9 In Spain you can choose between furnished or unfurnished flats. Most are furnished and is usually identified as such in the ad. Usually there isn´t much of difference in the price between furnished or unfurnished apartments.

10 In Spain if the apartment is furnished it has to have a washing machine, all homes in Spain have washing machines, among other things.

11 The natural lighting of housing is very important also, (to keep in mind especially in interior flats and basements), Lighting is expensive, if the apartment has poor natural lighting ultimately you will spend more money on electricity which is fine if the flat is cheap.

12 Never rent a flat without first seeing it, better to spend a few days in a hostel and in the city center there are many great and cheap hostels available. Always view the flat to see the situation and to ensure everything is to your liking. Desperation can cost you a lot of money long term.

13 Whenever possible, avoid real estate agencies. They charge an entire monthly fee for renting a flat, sometimes two monthly payments for which the cost is high and unnecessary. If you focus in one agency they will only be able to offer you a limited number of flats. Additionally, real estate agencies usually require much more documentation than an individual landlord such as proof of wages (payroll) and employment dating back 6 month, sometimes requested certificate incidents bank account. The process usually takes a minimum of 15 days and they usually take too much time to tell you if you´ve been approved to rent the flat or not.

14 A few years ago La Comunidad de Madrid established “plan alquila” (a plan for rent). It was created to provide owners with more security and also for the government to have control over rents. Always, the landlord (if you rent through this plan) is the one who is responsible for delivering a copy of the contract and other required paperwork to the La Comunidad de Madrid, this is NOT the responsibility of the tenant. Additionaly, there is something called the ¨Solvencia¨ or the ¨solvency¨ Eventually it depends on the owner, but can request a study solvency to the tenant, and any other requirements, but you do not pay more for rent a flat through the “plan alquila” and should not affect the tenant.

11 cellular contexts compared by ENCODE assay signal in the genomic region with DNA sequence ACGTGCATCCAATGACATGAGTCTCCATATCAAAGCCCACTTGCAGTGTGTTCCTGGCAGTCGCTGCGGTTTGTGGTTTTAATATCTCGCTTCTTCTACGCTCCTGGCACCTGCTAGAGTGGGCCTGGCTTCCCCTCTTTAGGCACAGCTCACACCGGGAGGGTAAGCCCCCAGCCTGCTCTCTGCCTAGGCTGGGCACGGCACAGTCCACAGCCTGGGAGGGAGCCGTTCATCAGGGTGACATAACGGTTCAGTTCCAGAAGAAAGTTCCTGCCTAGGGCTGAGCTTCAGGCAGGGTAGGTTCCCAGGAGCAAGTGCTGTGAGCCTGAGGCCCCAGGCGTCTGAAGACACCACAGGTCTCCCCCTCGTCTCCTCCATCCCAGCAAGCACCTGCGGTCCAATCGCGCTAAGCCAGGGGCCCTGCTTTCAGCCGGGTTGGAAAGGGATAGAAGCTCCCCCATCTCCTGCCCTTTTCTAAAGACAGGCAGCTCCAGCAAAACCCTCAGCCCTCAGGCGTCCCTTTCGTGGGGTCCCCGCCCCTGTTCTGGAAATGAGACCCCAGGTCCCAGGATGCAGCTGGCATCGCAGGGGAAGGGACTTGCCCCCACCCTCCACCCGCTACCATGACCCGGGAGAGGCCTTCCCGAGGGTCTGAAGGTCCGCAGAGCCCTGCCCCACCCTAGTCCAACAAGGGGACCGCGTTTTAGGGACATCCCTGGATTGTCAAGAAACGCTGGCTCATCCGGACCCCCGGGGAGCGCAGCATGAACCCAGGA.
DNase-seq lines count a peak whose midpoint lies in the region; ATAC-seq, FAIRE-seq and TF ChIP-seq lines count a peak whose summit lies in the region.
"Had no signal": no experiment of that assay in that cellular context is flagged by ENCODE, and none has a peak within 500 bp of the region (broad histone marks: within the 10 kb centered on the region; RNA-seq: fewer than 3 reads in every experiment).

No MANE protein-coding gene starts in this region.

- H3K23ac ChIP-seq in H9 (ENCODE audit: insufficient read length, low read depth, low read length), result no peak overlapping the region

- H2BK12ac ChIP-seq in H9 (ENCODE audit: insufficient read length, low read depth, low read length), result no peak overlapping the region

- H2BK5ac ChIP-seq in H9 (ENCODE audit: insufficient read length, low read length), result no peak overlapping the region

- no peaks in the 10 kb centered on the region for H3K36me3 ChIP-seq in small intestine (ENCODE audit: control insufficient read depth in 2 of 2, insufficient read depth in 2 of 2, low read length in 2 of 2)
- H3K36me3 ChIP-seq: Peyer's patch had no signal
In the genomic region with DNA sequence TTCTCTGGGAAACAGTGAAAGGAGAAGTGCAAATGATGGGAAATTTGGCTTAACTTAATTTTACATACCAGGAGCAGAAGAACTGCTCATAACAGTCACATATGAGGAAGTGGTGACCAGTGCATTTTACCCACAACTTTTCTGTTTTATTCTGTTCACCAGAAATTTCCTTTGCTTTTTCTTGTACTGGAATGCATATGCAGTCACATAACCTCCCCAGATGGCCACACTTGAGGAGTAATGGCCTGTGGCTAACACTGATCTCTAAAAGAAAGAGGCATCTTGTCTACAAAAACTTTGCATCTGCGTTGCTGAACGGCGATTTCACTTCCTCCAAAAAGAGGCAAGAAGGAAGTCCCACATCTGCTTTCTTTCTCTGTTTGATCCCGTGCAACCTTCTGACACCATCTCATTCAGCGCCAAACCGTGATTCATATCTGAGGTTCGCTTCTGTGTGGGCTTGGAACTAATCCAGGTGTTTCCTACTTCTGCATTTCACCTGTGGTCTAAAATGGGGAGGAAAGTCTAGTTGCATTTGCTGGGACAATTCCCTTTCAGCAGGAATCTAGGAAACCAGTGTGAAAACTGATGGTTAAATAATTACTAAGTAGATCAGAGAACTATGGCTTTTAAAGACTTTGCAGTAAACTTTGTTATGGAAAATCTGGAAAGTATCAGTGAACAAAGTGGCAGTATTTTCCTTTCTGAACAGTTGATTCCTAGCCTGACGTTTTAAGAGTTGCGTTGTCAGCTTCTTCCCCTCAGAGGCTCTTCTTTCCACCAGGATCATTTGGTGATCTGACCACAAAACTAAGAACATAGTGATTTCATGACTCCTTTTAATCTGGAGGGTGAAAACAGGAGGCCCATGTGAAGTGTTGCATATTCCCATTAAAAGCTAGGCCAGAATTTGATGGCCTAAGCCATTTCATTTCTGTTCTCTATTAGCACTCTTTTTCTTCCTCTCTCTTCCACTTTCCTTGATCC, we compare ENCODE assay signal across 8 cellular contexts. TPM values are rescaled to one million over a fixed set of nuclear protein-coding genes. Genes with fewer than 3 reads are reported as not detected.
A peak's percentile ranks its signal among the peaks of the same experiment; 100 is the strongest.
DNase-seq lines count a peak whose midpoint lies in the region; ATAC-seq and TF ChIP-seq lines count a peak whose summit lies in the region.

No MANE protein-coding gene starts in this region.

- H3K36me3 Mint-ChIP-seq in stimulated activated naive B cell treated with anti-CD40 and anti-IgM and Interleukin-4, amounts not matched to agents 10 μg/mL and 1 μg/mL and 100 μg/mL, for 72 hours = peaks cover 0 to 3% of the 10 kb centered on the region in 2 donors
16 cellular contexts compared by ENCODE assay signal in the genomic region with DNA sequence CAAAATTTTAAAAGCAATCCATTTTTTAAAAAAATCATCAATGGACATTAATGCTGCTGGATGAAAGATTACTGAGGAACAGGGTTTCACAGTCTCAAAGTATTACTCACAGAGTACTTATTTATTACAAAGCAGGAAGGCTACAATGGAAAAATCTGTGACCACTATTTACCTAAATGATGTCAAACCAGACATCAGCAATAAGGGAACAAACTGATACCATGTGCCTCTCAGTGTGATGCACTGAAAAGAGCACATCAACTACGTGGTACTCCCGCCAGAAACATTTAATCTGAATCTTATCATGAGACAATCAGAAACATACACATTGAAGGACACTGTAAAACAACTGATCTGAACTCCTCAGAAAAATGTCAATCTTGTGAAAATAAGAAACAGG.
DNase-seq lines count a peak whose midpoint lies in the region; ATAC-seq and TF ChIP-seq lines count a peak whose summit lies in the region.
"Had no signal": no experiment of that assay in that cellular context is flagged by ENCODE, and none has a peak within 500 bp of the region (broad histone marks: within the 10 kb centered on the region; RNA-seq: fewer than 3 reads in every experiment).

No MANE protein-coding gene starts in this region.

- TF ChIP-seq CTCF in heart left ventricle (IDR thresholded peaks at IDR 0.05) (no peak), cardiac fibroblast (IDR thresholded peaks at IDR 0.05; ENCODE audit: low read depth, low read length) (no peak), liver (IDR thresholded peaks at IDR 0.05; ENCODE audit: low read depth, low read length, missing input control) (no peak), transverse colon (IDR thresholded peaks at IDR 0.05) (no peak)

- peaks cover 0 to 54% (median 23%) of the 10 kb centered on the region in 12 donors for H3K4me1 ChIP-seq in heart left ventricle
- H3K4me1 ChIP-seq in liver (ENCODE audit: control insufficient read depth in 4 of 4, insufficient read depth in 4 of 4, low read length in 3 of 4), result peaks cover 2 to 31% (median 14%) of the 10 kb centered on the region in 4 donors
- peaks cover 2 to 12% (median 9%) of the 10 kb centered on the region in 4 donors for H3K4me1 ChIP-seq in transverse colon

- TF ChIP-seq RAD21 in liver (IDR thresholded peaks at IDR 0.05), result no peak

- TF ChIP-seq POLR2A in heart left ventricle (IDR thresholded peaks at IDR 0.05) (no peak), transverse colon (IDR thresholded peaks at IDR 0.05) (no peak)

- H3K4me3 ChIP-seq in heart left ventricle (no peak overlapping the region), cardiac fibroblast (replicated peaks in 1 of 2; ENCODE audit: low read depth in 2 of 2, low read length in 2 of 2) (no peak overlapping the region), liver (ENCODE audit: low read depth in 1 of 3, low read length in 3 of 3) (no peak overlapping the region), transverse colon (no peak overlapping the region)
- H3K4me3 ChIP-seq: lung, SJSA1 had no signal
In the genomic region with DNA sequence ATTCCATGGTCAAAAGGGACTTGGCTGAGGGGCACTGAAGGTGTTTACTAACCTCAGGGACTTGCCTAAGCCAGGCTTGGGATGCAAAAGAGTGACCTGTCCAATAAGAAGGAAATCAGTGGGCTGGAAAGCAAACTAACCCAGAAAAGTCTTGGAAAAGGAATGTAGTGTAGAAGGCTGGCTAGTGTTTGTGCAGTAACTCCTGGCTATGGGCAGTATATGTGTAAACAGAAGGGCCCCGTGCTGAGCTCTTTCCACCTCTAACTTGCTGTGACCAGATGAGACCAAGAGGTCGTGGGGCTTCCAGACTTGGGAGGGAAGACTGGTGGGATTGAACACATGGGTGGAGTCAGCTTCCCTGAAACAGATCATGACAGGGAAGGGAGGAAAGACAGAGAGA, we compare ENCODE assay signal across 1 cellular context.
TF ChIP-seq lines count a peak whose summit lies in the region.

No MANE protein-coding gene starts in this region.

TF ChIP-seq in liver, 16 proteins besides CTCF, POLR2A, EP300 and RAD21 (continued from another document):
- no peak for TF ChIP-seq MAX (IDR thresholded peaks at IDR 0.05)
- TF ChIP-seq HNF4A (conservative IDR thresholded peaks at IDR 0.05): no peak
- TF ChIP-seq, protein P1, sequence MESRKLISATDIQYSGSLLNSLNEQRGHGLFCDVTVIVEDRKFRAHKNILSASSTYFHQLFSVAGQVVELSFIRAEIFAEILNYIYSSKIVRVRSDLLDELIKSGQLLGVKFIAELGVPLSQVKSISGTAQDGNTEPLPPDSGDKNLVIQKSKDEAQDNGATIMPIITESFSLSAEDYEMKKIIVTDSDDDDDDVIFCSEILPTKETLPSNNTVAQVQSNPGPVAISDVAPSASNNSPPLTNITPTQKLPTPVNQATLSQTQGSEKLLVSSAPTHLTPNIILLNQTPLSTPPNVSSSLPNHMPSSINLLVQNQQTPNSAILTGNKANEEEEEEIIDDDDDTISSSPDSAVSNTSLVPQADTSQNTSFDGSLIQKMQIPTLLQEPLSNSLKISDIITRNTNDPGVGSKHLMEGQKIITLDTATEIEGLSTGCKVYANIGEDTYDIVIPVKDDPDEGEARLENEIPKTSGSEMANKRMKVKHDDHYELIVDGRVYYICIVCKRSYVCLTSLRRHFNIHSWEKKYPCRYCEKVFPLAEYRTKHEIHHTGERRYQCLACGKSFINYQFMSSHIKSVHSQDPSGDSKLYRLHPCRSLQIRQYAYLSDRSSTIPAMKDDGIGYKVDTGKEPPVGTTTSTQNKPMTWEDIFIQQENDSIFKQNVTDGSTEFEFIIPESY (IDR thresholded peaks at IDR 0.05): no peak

15 It takes time to find a flat when looking online and I recommend that you discard online listings without photos as this is usually a waste of time due to the apartment being in poor condition.

16 You shouldn´t pay anything in advance and you should avoid advertisements urgently seeking people as the tenant has to leave the country suddenly and are unable to show the flat however are requesting that you send money by mail-post stating that the neighbour will give you the keys to the apartment. This is always a trick so be sure you avoid such listings. You should never pay for an apartment which you haven´t seen and never pay in advance.

17 Lift/Elevator: Always ask to know if the flat has a lift. Many people don´t mind waking up/down stairs however it´s something you need to know so that you can make an informed decision when considering the price versus benefits. Many times an apartment without a lift will cost less than an apartment with a lift.

18 As much as possible avoid the months of August and September for house hunting. Madrid has the largest number of students in Spain and one of the largest student populations in Europe, meaning that the demand for apartments is very high during this time. The months before the beginning of the academic year there will be many people/students searching for apartments. During this time it will be very difficult to encounter an apartment however not impossible. Plan ahead to make sure you don´t get caught up in the rush.

19 You should not sign a contract if you can´t read and understand Spanish. It´s preferable to find someone who can help you understands the contract in Spanish to avoid unfair contract terms. It´s especially important that you understand what you´re signing because in the long term it could create many problems for you if you haven´t fully read and understood the contract term.

20 Finally, the most important thing, if you see a flat you like very much, Take it!. Sometimes you might want to take a couple of hours to think before making a decision however be aware that there are usually other people scheduled behind you to see the same apartment. An hour of waiting could cause you to lose the perfect apartment. Trust me, I know from experience.


  1. bomb it 7 Reply